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Signa Vitae

Journal of Intensive Care and Emergency Medicine

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Methemoglobinemia caused by accidental poisoning by nitric oxide – case report

Abstract

The aim of this paper is to present a case of methemoglobinemia induced by accidental poisoning by nitric oxide, in a male infant at the age of 3 months and 4 days. Methemoglobinemia is a disease in which the hemoglobin is in the oxidized form and can not bind oxygen, and becomes manifested when erythrocytes contain more than 1% of methemoglobin. This condition can be idiopatic or acquired, and requires sub-specialist diagnostic evaluation and treatment.

Key words: methemoglobinemia, nitric oxide, infant

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Poincaré plot indices as a marker for acute pain response in newborns

Abstract

Traditional views on neonatal pain neglected long neglected the neonates’ capability of feeling pain. Newborn infants experience at least one painful procedure during their first days of life, but with a lower gestational age, invasive procedures become more frequent and invasive. The modulation of the autonomic nervous system (ANS) is significantly changed during painful procedures. The analysis of the heart rate variability is shown to be a reliable tool in analyzing the ANS. In this study, the dynamic of the system has been examined by applying the Poincaré plot analysis, a primer of nonlinear methods used in the analysis of the ANS. The aim of this study is to assess the occurrence of changes in linear heart rate variability parameters, to determine the changes in the Poincaré plot indices and to evaluate the correlation between their differences in healthy newborns. The results have shown a significant increase in the heart rate, a reduction of the duration of RR intervals, and the square root of the mean squared differences between successive RR intervals (RMSSD), as well as a decrease in the short-term variability (SD1) of the Poincare plot. The results highlight the need for studying the application of nonlinear analyses of the HRV on the effects of pain on the ANS and its long-term effects on the infant.

Key words: autonomic nervous system, pain, poincare plot, nonlinear analysis, heart rate variability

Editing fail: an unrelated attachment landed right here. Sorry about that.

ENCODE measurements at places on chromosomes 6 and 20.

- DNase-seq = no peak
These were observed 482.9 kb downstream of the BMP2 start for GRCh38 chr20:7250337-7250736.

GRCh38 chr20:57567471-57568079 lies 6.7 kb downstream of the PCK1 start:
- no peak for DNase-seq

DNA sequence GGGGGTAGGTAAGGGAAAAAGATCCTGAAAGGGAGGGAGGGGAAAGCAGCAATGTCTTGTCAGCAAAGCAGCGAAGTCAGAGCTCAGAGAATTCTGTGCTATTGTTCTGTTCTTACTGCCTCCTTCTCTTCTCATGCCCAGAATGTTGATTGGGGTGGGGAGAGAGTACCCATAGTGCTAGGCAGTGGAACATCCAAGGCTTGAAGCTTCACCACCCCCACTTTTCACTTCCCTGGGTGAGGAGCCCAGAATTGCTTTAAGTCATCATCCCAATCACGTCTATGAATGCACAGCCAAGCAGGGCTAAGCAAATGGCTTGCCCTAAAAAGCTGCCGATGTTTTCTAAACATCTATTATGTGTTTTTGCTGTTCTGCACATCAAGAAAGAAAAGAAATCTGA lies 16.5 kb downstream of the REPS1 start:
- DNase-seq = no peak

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Influence of different factors to prolonged adaptation of the neonate

Abstract

The neonate must make a transition after birth from intrauterine continuous transplacental supply of oxygen and glucose to different extra uterine conditions. In healthy neonate the period of adaptation almost finished in the perinatal period and newborn can be safely discharged after this time. Retrospective study in the NICU, Clinical Hospital Osijek, during the year 2016 was done. Almost 26% of neonates were admitted in NICU because of the prolonged adaptation to extra uterine life. It was their main diagnosis. The majority of them have been polycytemic, had early jaundice and a part of them had bradycardia. Mother’s illnesses as a possible cause of prolonged neonatal adaptation were found in 21.7%. About 58.3% of newborns with prolonged adaptation have had problems during mother’s pregnancy and delivery. Hypertrophic as well as hypotrophic neonates were risk neonates for prolonged postnatal adaptation, as well as newborns gender. Mode of delivery takes a big role in the neonatal adaptation. Induction and augmentation of the labor acts as a possibly stress factor. Main symptoms among those newborns were: plethora, cyanotic crises, bradicardia, dystonia, irritability, jaundice and respiratory distress. Most of the investigated newborns need oxygen 6-10 days. The majority of them stay in the hospital up to 10 days. Prolonged adaptation has almost equally been found in the first, second and third pregnancy.

Key words: neonatal adaptation, perinatal stress, pregnancy complications, delivery mode, induction and augmentation of labor, polycythemia, bradicardia

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A case report of pulmonary vascular air embolism in elbw premature neonate

Introduction

Pulmonary vascular air embolism is a rare and almost fatal complication of positive pressure ventilation  in premature neonates with respiratory distress syndrome

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 The human microbiome in health and disease

Humans consist only of our own somatic cells until birth, but over the first several years of life, our bodies, including the skin surface, mammary glands, placenta, seminal fluid, uterus, ovarian follicles, lung, saliva, oral mucosa, conjuctiva and gastrointestinal tracts are colonized by an enormous variety of bacteria, archaea, protists, fungi and viruses, which form a community collectively known as the human microbiota. The human microbiome refers specifically to the collective genomes of resident microorganisms.

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